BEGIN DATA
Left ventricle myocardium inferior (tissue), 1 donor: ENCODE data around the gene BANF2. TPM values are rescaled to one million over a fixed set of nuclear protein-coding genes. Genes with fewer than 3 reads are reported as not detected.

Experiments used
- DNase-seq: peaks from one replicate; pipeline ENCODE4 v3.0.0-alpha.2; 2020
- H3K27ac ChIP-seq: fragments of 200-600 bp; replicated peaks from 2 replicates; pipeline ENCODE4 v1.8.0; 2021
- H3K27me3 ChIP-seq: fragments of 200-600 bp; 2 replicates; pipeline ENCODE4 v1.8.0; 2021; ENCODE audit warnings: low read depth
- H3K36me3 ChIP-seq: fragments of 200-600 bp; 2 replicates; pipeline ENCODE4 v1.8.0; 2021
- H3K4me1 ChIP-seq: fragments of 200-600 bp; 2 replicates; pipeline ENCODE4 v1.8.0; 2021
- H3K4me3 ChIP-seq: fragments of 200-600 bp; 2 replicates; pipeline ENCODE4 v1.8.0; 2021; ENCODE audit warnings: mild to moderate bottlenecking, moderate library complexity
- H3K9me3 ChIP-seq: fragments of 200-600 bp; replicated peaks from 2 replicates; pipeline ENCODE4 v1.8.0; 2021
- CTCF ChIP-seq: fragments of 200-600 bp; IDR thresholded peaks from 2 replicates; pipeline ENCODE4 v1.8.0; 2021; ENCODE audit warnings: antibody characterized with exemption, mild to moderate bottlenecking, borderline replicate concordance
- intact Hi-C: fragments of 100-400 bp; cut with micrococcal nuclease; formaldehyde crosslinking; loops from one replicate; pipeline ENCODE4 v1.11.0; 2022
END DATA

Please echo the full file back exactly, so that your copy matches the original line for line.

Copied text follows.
Left ventricle myocardium inferior (tissue), 1 donor: ENCODE data around the gene BANF2. TPM values are rescaled to one million over a fixed set of nuclear protein-coding genes. Genes with fewer than 3 reads are reported as not detected.

Experiments used
- DNase-seq: peaks from one replicate; pipeline ENCODE4 v3.0.0-alpha.2; 2020
- H3K27ac ChIP-seq: fragments of 200-600 bp; replicated peaks from 2 replicates; pipeline ENCODE4 v1.8.0; 2021
- H3K27me3 ChIP-seq: fragments of 200-600 bp; 2 replicates; pipeline ENCODE4 v1.8.0; 2021; ENCODE audit warnings: low read depth
- H3K36me3 ChIP-seq: fragments of 200-600 bp; 2 replicates; pipeline ENCODE4 v1.8.0; 2021
- H3K4me1 ChIP-seq: fragments of 200-600 bp; 2 replicates; pipeline ENCODE4 v1.8.0; 2021
- H3K4me3 ChIP-seq: fragments of 200-600 bp; 2 replicates; pipeline ENCODE4 v1.8.0; 2021; ENCODE audit warnings: mild to moderate bottlenecking, moderate library complexity
- H3K9me3 ChIP-seq: fragments of 200-600 bp; replicated peaks from 2 replicates; pipeline ENCODE4 v1.8.0; 2021
- CTCF ChIP-seq: fragments of 200-600 bp; IDR thresholded peaks from 2 replicates; pipeline ENCODE4 v1.8.0; 2021; ENCODE audit warnings: antibody characterized with exemption, mild to moderate bottlenecking, borderline replicate concordance
- intact Hi-C: fragments of 100-400 bp; cut with micrococcal nuclease; formaldehyde crosslinking; loops from one replicate; pipeline ENCODE4 v1.11.0; 2022